Monday, May 25, 2009

Advice to a college freshman

A fried of mine is a college freshman. She is a master of all the usual styles of academic writing: MLA, Chicago, APA. But she is, as are all underclassmen at that university, required to take a class on how to write a research paper. This was my advice to her.

I have given this a lot of thought, and, I think, that to be a good writer, especially a good academic writer, one must have poetry in one's heart. But good poetry. Poetry that enthralls. I think the King James version Psalms, Kipling's "Gods of the Copybook Headings", and Longfellow's "Midnight Ride of Paul Revere" are all examples of the the kind of poetry I mean.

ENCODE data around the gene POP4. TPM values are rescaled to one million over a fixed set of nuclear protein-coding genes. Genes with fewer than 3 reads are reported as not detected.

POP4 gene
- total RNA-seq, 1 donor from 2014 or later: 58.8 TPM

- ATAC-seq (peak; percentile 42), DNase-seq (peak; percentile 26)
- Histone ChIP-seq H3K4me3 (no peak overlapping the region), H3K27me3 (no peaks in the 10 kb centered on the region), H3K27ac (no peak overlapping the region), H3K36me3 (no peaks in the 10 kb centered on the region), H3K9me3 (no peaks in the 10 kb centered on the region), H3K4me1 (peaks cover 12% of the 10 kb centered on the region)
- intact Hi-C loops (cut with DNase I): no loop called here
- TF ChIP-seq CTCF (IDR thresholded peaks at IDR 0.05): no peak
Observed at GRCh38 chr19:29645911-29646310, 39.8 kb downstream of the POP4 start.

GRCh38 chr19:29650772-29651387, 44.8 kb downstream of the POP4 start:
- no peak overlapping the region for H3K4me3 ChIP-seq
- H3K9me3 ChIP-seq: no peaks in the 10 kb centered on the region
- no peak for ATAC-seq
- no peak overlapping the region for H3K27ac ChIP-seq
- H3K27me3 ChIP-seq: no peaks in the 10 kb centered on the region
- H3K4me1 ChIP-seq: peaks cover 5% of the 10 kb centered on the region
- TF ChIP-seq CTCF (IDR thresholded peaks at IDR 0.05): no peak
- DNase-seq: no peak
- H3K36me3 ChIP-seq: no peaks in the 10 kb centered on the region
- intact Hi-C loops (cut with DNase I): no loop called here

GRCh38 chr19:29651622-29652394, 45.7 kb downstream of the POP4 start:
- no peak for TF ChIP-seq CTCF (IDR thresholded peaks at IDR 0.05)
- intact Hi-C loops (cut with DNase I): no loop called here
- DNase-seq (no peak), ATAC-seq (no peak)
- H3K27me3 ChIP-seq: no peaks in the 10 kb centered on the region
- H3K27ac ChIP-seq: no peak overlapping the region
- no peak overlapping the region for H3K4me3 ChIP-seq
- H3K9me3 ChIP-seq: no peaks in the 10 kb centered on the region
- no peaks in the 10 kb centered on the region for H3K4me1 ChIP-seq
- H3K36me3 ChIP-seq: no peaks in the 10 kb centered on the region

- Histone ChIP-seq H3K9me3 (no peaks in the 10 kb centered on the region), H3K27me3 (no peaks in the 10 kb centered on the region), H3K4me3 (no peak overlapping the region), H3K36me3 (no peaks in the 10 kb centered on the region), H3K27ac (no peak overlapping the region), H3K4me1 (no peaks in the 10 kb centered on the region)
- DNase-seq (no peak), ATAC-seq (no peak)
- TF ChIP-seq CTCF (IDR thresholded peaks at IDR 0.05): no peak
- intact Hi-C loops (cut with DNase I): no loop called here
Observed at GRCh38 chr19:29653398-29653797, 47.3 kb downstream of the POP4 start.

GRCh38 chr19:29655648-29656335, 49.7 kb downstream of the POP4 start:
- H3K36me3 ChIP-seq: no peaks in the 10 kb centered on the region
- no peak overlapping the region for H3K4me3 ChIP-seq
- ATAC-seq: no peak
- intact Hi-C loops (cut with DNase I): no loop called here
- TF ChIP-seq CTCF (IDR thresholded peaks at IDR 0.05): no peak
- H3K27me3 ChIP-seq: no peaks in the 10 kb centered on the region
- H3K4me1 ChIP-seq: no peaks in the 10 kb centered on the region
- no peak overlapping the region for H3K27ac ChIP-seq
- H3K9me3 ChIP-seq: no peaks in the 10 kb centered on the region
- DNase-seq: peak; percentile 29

Do not concede the use of our language to the heartless, the scientist, the academic. They strip it of beauty and would reduce it, if they were able, to mere logic and math. They make up rules about what is and what isn't academic writing style. They are wrong. English is too beautiful for us to let them wrap it in straight jackets and chains. Read poetry. Fill your heart with it. Let it flow from your fingertips even when writing about science; especially when writing about science.

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